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Measuring the reliability of diagnostic mastery classifications at multiple levels of reporting

14fc0d1674b18266745aacae89e168ed?s=47 Jake Thompson
April 15, 2018
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Measuring the reliability of diagnostic mastery classifications at multiple levels of reporting

As the use of diagnostic assessment systems transitions from research applications to large-scale assessments for accountability purposes, reliability methods that provide evidence at each level of reporting must are needed. The purpose of this paper is to summarize one simulation-based method for estimating and reporting reliability for an operational, large-scale, diagnostic assessment system. This assessment system reports the results and associated reliability evidence at the individual skill level for each academic content standard and broader content strands. The system also summarizes results for the overall subject using achievement levels, which are often included in state accountability metrics. Results are summarized as measures of association between true and estimated mastery status for each level of reporting.

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Jake Thompson

April 15, 2018
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Transcript

  1. Measuring the Reliability of Diagnostic Mastery Classifications at Multiple Levels

    of Reporting Jake Thompson, Amy Clark, & Brooke Nash ATLAS, University of Kansas
  2. 2 A BRIEF OVERVIEW OF DIAGNOSTIC CLASSIFICATION MODELS

  3. 3 Diagnostic Classification Models • Latent trait models that assume

    a categorical latent trait • Multivariate • Probability of a correct response determined by the examinees’ attribute profiles and a Q- matrix • Scores are based on an examinee’s probability of mastery on the defined attributes
  4. 4 Reliability in DCMs • Traditional methods are inadequate •

    Templin & Bradshaw (2013) – Use mastery probabilities to create a 2x2 contingency table for re-test mastery – Aggregate over all examinees – Reliability estimate is the tetrachoric correlation of aggregated contingency table • Provides a reliability estimate for each attribute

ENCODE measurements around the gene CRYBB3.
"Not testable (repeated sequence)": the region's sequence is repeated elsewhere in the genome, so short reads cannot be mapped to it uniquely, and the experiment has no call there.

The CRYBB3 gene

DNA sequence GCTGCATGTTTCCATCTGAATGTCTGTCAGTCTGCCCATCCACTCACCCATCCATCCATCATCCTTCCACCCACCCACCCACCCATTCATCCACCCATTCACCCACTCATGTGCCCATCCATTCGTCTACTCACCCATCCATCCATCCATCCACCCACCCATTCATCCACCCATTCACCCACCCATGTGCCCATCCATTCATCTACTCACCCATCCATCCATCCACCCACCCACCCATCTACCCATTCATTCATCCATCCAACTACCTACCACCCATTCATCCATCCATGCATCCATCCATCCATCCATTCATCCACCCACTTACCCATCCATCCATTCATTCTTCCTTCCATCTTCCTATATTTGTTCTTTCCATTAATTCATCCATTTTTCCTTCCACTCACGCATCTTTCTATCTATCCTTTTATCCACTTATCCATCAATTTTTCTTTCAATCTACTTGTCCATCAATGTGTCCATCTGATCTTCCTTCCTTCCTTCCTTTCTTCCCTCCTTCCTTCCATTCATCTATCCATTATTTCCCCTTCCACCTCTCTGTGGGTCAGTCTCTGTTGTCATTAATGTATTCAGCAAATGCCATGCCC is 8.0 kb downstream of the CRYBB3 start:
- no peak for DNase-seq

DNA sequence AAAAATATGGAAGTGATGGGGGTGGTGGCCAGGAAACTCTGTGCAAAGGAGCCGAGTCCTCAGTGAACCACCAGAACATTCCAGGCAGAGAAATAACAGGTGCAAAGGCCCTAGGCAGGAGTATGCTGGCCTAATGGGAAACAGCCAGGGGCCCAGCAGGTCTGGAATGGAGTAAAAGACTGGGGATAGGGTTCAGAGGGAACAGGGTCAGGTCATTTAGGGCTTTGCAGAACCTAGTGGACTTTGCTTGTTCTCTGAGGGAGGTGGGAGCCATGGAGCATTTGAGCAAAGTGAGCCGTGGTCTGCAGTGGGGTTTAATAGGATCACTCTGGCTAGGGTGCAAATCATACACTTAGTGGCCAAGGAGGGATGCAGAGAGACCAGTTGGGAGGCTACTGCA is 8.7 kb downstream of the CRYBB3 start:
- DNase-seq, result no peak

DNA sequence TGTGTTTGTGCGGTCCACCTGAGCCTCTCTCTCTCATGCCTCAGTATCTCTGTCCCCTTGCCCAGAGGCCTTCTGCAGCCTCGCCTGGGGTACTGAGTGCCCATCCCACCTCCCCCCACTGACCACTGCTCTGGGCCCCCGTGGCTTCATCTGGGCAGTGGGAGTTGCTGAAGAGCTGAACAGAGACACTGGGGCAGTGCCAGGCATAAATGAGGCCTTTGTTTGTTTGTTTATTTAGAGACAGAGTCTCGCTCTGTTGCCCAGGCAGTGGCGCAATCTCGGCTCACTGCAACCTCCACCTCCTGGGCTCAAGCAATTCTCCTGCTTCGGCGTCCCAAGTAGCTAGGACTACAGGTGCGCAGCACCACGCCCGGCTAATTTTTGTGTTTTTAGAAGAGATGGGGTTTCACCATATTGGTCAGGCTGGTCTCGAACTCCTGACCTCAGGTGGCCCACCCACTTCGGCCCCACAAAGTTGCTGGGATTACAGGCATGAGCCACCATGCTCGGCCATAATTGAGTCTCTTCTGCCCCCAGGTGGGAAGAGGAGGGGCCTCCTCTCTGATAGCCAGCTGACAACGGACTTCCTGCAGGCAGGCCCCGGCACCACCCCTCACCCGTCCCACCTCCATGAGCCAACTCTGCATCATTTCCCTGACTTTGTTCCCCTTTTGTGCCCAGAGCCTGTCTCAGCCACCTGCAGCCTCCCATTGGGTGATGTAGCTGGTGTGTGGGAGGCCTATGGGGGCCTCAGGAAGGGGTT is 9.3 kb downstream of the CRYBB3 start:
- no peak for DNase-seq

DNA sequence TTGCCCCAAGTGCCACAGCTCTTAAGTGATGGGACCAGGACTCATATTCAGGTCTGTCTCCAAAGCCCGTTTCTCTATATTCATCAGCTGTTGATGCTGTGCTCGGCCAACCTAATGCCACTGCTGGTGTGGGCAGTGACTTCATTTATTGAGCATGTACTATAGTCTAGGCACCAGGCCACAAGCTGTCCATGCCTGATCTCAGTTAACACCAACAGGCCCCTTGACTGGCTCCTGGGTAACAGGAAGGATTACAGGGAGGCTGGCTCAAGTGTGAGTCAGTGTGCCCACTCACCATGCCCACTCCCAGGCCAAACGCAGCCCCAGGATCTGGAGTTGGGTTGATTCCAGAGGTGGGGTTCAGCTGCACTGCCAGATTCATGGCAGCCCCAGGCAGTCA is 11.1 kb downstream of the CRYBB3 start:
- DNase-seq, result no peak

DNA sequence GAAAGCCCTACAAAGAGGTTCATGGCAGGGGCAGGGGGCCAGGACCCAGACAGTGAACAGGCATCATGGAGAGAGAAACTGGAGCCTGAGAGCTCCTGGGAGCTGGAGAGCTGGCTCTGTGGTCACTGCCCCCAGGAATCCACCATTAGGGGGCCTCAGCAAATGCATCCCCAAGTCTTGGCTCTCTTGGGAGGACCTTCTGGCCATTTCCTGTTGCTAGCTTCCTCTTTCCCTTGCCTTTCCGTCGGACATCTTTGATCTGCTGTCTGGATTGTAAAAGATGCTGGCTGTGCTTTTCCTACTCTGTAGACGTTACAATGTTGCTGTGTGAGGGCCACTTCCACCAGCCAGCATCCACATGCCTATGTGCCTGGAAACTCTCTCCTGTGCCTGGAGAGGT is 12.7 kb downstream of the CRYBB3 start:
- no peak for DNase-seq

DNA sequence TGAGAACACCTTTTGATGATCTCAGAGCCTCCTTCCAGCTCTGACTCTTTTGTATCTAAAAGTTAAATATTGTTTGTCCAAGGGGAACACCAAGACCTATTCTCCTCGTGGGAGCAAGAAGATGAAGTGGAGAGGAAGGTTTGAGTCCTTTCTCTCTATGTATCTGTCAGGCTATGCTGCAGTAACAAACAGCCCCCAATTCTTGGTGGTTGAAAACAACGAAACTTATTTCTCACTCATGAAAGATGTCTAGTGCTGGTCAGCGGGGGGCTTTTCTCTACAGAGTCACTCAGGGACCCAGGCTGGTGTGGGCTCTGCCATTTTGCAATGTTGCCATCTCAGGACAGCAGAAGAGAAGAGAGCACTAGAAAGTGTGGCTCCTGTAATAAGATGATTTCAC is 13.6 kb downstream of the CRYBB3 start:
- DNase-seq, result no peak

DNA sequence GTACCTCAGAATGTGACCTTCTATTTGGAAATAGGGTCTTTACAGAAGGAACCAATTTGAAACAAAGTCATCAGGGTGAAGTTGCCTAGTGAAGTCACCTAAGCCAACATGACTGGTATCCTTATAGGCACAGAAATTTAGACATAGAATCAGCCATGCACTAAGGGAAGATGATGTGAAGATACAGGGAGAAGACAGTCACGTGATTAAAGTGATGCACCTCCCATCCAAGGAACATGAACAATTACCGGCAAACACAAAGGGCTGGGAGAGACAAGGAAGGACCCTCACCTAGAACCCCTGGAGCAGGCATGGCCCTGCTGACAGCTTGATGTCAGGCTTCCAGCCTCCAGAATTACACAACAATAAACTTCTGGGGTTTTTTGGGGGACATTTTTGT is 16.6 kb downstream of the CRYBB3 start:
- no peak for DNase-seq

5. 5 SO WHAT’S THE PROBLEM?

  6. 6 Using DCMs in a Learning Map Setting • Thousands

    of possible nodes in the map structure • On any given blueprint examinees test on 50-100 attributes • Fine grained inferences, but can be overwhelming
  7. 7 Aggregated Attribute Summaries

  8. 8 Reliability of the Aggregation 1. Draw with replacement a

    student from the operational data set 2. Simulate new item responses based on model parameters and student mastery status 3. Score simulated item responses 4. Calculate simulated aggregations 5. Compare simulated scores to observed scores
  9. 9 Summarize Attribute Agreement

  10. 10 Summarize Content Standard Agreement Index range Metric <.60 .60–.64

    .65–.69 .70–.74 .75–.79 .80–.84 .85–.89 .90–.94 .95–1.00 Polychoric correlation 0 0 0 0 1 14 32 81 20 Correct classification rate 0 0 0 4 16 58 57 13 0 Cohen’s kappa 0 0 1 3 8 20 59 52 5
  11. 11 Summarize Subject Agreement Grade Skills mastered correlation Average student

    correct classification Average student Cohen’s kappa 3 .981 .982 .963 4 .983 .984 .966 5 .979 .978 .952 6 .976 .974 .943 7 .964 .965 .919 8 .971 .968 .927 9 .980 .977 .948 10 .980 .977 .947 11 .974 .967 .923 12 .969 .985 .964
  12. 12 Conclusions and Limitations • Reporting of aggregated scores requires

    evidence to support the aggregates • Simulation is one possible solution • Limitations – Assumes Model fit – Estimates are an upper bound – Computationally intensive
  13. 13 More Information